Belgian choreographer, director and visual artist Isabella Soupart, in her ongoing “reflection on the question of contemporary creation,” teamed up with The MP4 Quartet to create Steve Reich Project. The hour-long performance is built on three of minimalist American composer Steve Reich’s most lauded pieces: Pendulum Music, Different Trains and WTC 9/11.
The show opens with Pendulum Music. The quartet’s musicians appear with their music stands lined up in a vertical row stage right. They make simple shifts in their positioning throughout, making evident that Soupart didn’t want the musicians to simply accompany the action taking place on stage, but rather to take part in it.
At center stage we find dancer Shantala Pèpe gripping a microphone suspended by a long cord dangling from the ceiling. As she wraps the cord around her arm, she swings her body, taking the musical work’s title to an entirely literal place, although the motivation behind this is not at all clear.
By the second piece of music, Different Trains, Pèpe has loosened herself from microphone’s noose, but it continues to swing across the stage like a wandering pendulum as she dances abstractly around it. Throughout, we listen to fragments of interviews regarding trains, with references first to trains that cross the United States, but slowly transitioning to descriptions of trains transporting people during WWII.
The musical soundscape created by Reich is meant to reference his childhood as a Jewish American in the 1930’s and 40’s, but again the action taking place on stage does little to capture Reich’s intent. The crisscrossing of musicians depicts the visual aspects of trains moving along straight tracks, but Pèpe’s aimless movement doesn’t make much of an impact or statement.
As Different Trains transitions into WTC 9/11, a piece written to commemorate the September 11 attacks, a video by Kurt d’Haeseleer, the artistic director of Werktank, is projected onto the back wall. The slow-motion, pixelated, looping video shows people on what looks like a beach running after one another and falling in the sand. At points it looks as though they are having a fun, playful time and at others as though they are trampling one another. Certainly, the latter would seem to reference terrified people escaping the 9/11 attack sites or the shockwaves of a blast pushing people to their knees, but then why the brightly lit sands and water?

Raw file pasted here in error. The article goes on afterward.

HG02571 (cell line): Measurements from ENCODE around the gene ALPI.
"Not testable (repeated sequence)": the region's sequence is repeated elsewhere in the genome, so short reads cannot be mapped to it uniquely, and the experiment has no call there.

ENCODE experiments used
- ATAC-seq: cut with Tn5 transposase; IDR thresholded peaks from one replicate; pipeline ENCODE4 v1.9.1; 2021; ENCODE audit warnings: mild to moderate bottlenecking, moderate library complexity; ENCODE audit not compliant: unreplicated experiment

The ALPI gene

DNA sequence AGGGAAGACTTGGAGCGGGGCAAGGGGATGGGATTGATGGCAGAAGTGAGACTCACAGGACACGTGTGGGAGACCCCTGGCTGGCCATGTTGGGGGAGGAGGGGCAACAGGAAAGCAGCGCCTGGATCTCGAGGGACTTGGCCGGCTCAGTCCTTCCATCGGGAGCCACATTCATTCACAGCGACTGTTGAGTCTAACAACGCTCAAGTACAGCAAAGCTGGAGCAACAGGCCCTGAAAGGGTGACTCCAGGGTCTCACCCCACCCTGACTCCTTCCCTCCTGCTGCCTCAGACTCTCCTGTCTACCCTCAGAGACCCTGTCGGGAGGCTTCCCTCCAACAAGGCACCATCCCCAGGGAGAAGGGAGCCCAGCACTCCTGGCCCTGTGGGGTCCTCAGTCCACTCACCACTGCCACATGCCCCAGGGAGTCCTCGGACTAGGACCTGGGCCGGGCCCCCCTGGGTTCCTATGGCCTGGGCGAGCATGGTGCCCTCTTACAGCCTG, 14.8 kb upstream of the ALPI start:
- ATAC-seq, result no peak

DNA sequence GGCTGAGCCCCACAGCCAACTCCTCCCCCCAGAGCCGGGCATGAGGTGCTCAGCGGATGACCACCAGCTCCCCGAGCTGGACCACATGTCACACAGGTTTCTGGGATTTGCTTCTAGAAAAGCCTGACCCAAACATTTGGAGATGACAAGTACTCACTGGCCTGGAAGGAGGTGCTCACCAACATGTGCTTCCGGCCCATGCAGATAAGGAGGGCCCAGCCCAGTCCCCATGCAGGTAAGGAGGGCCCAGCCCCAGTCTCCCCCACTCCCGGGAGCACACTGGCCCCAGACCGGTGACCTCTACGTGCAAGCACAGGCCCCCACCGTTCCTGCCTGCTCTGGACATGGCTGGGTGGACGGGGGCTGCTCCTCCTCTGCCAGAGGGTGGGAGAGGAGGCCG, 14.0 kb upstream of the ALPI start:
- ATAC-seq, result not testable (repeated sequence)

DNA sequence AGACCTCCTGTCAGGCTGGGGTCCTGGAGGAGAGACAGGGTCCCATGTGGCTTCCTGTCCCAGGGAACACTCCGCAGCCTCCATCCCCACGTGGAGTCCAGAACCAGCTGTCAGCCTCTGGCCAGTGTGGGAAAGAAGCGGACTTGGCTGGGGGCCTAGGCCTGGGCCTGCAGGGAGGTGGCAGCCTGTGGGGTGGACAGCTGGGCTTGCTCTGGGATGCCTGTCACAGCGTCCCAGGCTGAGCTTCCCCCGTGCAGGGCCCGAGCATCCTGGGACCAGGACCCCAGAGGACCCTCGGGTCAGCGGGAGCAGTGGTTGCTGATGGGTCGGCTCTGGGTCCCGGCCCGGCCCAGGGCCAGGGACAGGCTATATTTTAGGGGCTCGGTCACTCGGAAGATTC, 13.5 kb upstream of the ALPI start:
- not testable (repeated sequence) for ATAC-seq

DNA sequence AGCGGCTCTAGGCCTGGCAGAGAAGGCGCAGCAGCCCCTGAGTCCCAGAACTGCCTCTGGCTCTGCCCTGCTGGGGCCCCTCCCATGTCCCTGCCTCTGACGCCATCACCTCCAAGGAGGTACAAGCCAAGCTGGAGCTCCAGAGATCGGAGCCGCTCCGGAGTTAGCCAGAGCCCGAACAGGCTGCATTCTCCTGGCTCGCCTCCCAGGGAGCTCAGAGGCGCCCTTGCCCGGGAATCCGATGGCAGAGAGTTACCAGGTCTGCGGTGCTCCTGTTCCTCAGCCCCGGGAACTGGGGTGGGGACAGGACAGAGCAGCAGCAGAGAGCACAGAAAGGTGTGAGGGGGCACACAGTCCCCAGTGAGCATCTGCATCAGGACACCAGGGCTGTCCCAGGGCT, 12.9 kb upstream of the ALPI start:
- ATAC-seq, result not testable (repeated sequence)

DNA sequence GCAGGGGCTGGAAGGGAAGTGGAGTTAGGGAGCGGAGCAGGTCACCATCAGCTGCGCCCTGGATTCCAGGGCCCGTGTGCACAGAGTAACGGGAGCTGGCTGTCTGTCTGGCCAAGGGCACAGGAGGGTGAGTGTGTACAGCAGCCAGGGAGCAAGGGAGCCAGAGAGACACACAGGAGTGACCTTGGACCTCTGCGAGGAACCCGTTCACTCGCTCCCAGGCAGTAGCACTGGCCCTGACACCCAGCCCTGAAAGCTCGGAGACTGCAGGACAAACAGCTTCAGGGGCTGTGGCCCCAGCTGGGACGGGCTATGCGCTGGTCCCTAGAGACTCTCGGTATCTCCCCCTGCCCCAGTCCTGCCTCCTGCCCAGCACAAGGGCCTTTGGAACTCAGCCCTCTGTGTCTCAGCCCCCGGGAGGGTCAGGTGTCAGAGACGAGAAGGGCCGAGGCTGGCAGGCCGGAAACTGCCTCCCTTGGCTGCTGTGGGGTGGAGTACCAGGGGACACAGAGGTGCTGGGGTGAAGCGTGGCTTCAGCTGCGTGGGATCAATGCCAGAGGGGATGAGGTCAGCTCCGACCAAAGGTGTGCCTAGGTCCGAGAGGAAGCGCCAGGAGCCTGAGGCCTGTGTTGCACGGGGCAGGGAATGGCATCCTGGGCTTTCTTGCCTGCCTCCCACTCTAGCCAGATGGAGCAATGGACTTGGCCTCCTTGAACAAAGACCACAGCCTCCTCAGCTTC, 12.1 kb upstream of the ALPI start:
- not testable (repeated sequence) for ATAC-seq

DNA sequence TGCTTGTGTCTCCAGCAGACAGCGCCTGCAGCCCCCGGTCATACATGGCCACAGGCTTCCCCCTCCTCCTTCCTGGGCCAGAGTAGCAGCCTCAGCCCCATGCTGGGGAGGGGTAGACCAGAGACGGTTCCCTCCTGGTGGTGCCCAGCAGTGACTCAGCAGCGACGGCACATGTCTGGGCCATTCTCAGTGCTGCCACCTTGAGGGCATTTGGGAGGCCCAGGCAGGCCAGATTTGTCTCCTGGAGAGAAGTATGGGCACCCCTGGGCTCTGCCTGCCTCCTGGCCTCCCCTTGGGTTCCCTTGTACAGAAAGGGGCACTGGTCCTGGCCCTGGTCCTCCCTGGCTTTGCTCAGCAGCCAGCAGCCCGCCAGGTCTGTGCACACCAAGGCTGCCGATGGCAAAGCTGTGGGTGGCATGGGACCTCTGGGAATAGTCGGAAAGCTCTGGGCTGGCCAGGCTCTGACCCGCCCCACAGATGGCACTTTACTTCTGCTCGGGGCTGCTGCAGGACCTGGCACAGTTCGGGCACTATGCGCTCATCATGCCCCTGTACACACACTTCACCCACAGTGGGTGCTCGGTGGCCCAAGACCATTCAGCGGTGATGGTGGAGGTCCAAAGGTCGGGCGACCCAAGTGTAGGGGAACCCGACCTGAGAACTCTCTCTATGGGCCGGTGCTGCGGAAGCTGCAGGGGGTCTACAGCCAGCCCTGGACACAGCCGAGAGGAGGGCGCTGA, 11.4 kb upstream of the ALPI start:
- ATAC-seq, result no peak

Pèpe drops to the floor rolling from side to side, flopping over and around. Once on her feet again, she begins to spin, eventually whirling like a dervish, a single moment of smoothness and elegance. She’s a strong dancer, but the choreography is confusing and disjointed, especially when Pèpe dedicates herself to simply moving the musician’s stands around the stage as they follow blindly behind her.
This piece, to its detriment, tries aggressively to be ultra-contemporary by jumping from literalism to complete abstraction. This doesn’t necessarily have to be a bad thing, as long as there is some unifying factor, but as is, the combination keeps the audience from engaging due to what come off as underdeveloped themes. One can see there is a certain level of experimentation happening here, but it’s not exiting, making Steve Reich Project a piece that Soupart should take back to the drawing board for reworking.